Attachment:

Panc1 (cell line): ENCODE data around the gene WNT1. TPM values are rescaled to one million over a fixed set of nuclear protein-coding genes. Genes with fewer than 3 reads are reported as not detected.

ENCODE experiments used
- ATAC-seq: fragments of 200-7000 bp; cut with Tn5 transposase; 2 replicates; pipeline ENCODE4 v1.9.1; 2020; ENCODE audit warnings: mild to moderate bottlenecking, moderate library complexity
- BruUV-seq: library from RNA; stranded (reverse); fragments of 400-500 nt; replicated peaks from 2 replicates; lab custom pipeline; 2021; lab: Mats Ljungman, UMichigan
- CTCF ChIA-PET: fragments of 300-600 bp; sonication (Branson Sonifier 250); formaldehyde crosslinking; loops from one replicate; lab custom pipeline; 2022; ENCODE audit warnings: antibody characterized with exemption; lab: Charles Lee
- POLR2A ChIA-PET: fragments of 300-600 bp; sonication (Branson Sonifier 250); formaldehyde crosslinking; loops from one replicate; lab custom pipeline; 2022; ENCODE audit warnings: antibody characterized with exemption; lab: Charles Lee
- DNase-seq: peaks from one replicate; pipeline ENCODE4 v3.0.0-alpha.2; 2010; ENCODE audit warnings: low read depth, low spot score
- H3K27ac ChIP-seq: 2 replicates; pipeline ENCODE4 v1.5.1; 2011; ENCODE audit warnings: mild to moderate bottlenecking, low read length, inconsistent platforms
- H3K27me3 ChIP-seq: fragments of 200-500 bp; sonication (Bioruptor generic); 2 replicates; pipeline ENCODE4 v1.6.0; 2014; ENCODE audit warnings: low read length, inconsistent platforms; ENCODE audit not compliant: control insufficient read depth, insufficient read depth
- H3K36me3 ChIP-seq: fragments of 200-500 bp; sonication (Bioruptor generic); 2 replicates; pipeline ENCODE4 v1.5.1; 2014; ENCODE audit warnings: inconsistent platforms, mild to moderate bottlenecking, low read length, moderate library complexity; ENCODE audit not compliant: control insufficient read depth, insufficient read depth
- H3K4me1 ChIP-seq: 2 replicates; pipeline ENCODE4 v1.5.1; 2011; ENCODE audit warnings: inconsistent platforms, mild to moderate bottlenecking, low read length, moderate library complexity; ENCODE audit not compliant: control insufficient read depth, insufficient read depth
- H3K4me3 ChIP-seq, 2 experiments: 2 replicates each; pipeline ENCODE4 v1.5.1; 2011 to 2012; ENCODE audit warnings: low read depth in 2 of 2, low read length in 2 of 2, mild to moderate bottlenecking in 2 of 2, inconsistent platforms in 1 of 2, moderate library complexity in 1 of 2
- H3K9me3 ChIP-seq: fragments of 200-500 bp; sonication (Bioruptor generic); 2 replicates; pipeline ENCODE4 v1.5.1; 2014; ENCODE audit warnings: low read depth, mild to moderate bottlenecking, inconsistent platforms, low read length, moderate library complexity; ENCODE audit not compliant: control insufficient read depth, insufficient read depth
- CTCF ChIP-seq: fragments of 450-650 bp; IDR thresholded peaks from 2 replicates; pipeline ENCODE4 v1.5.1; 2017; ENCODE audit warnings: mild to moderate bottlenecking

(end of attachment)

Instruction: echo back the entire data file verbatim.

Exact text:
Panc1 (cell line): ENCODE data around the gene WNT1. TPM values are rescaled to one million over a fixed set of nuclear protein-coding genes. Genes with fewer than 3 reads are reported as not detected.

ENCODE experiments used
- ATAC-seq: fragments of 200-7000 bp; cut with Tn5 transposase; 2 replicates; pipeline ENCODE4 v1.9.1; 2020; ENCODE audit warnings: mild to moderate bottlenecking, moderate library complexity
- BruUV-seq: library from RNA; stranded (reverse); fragments of 400-500 nt; replicated peaks from 2 replicates; lab custom pipeline; 2021; lab: Mats Ljungman, UMichigan
- CTCF ChIA-PET: fragments of 300-600 bp; sonication (Branson Sonifier 250); formaldehyde crosslinking; loops from one replicate; lab custom pipeline; 2022; ENCODE audit warnings: antibody characterized with exemption; lab: Charles Lee
- POLR2A ChIA-PET: fragments of 300-600 bp; sonication (Branson Sonifier 250); formaldehyde crosslinking; loops from one replicate; lab custom pipeline; 2022; ENCODE audit warnings: antibody characterized with exemption; lab: Charles Lee
- DNase-seq: peaks from one replicate; pipeline ENCODE4 v3.0.0-alpha.2; 2010; ENCODE audit warnings: low read depth, low spot score
- H3K27ac ChIP-seq: 2 replicates; pipeline ENCODE4 v1.5.1; 2011; ENCODE audit warnings: mild to moderate bottlenecking, low read length, inconsistent platforms
- H3K27me3 ChIP-seq: fragments of 200-500 bp; sonication (Bioruptor generic); 2 replicates; pipeline ENCODE4 v1.6.0; 2014; ENCODE audit warnings: low read length, inconsistent platforms; ENCODE audit not compliant: control insufficient read depth, insufficient read depth
- H3K36me3 ChIP-seq: fragments of 200-500 bp; sonication (Bioruptor generic); 2 replicates; pipeline ENCODE4 v1.5.1; 2014; ENCODE audit warnings: inconsistent platforms, mild to moderate bottlenecking, low read length, moderate library complexity; ENCODE audit not compliant: control insufficient read depth, insufficient read depth
- H3K4me1 ChIP-seq: 2 replicates; pipeline ENCODE4 v1.5.1; 2011; ENCODE audit warnings: inconsistent platforms, mild to moderate bottlenecking, low read length, moderate library complexity; ENCODE audit not compliant: control insufficient read depth, insufficient read depth
- H3K4me3 ChIP-seq, 2 experiments: 2 replicates each; pipeline ENCODE4 v1.5.1; 2011 to 2012; ENCODE audit warnings: low read depth in 2 of 2, low read length in 2 of 2, mild to moderate bottlenecking in 2 of 2, inconsistent platforms in 1 of 2, moderate library complexity in 1 of 2
- H3K9me3 ChIP-seq: fragments of 200-500 bp; sonication (Bioruptor generic); 2 replicates; pipeline ENCODE4 v1.5.1; 2014; ENCODE audit warnings: low read depth, mild to moderate bottlenecking, inconsistent platforms, low read length, moderate library complexity; ENCODE audit not compliant: control insufficient read depth, insufficient read depth
- CTCF ChIP-seq: fragments of 450-650 bp; IDR thresholded peaks from 2 replicates; pipeline ENCODE4 v1.5.1; 2017; ENCODE audit warnings: mild to moderate bottlenecking